Exosomes: Emerging implementation of nanotechnology for detecting and managing novel corona virus- SARS-CoV-2

Akhilesh Dubey, Cynthia Lizzie Lobo, Ravi GS, Amitha Shetty, Srinivas Hebbar, Sally A. El-Zahaby

Research output: Contribution to journalReview articlepeer-review

4 Citations (Scopus)

Abstract

The spread of SARS-CoV-2 as an emerging novel coronavirus disease (COVID-19) had progressed as a worldwide pandemic since the end of 2019. COVID-19 affects firstly lungs tissues which are known for their very slow regeneration. Afterwards, enormous cytokine stimulation occurs in the infected cells immediately after a lung infection which necessitates good management to save patients. Exosomes are extracellular vesicles of nanometric size released by reticulocytes on maturation and are known to mediate intercellular communications. The exosomal cargo serves as biomarkers in diagnosing various diseases; moreover, exosomes could be employed as nanocarriers in drug delivery systems. Exosomes look promising to combat the current pandemic since they contribute to the immune response against several viral pathogens. Many studies have proved the potential of using exosomes either as viral elements or host systems that acquire immune-stimulatory effects and could be used as a vaccine or drug delivery tool. It is essential to stop viral replication, prevent and reverse the massive storm of cytokine that worsens the infected patients’ situations for the management of COVID-19. The main benefits of exosomes could be; no cells will be introduced, no chance of mutation, lack of immunogenicity and the damaged genetic material that could negatively affect the recipient is avoided. Additionally, it was found that exosomes are static with no ability for in vivo reproduction. The current review article discusses the possibilities of using exosomes for detecting novel coronavirus and summarizes state of the art concerning the clinical trials initiated for examining the use of COVID-19 specific T cells derived exosomes and mesenchymal stem cells derived exosomes in managing COVID-19.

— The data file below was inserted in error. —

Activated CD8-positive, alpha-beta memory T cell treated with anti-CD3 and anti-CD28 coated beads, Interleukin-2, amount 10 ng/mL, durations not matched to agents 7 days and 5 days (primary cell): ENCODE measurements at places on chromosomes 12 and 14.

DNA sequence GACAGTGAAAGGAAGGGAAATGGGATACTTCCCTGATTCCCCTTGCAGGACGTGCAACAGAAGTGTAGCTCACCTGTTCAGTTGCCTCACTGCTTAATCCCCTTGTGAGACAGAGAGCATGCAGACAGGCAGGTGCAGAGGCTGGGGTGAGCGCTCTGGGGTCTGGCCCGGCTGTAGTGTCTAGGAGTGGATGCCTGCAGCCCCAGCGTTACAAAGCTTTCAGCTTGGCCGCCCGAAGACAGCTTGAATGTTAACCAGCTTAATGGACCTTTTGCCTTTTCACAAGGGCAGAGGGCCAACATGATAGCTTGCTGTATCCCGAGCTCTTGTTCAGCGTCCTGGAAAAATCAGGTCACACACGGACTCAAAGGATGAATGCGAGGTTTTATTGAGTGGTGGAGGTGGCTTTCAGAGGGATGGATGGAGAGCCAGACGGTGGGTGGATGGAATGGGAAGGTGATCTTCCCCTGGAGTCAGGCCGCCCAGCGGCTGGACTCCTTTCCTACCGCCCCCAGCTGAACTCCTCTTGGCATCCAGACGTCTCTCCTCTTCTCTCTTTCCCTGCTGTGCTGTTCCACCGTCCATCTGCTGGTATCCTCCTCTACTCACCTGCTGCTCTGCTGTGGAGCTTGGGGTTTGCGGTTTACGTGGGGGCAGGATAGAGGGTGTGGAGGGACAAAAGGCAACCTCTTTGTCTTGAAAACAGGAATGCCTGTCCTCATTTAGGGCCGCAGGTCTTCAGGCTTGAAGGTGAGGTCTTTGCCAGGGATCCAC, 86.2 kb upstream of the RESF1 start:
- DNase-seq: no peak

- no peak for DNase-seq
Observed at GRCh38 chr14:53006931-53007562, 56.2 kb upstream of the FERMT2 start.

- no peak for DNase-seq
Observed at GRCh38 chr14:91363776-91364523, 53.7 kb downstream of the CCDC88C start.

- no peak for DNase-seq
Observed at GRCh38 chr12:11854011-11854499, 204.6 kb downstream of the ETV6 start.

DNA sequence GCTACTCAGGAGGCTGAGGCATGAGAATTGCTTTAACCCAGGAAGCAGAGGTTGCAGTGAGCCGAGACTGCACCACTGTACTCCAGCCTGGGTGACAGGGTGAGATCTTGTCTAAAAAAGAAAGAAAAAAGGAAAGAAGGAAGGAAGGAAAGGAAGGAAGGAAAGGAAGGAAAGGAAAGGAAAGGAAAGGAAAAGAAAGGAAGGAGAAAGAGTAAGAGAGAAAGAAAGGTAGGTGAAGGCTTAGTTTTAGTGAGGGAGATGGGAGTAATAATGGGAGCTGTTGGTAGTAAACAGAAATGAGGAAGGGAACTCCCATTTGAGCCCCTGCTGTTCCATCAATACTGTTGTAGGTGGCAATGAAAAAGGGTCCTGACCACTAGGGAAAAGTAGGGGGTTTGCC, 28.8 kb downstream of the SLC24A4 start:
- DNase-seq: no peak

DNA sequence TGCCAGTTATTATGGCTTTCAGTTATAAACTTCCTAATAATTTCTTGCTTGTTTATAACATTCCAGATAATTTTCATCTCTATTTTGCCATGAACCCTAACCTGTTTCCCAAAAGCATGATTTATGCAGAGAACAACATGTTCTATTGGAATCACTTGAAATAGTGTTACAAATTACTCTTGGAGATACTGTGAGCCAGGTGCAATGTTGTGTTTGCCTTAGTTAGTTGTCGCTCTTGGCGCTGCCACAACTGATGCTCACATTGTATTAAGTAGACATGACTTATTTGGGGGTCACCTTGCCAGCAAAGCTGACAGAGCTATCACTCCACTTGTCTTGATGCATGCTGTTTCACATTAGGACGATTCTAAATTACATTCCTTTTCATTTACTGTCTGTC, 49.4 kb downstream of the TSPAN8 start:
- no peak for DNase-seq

Original languageEnglish
Pages (from-to)20-34
Number of pages15
JournalAsian Journal of Pharmaceutical Sciences
Volume17
Issue number1
DOIs
Publication statusPublished - 01-2022

All Science Journal Classification (ASJC) codes

  • Pharmacology
  • Pharmaceutical Science

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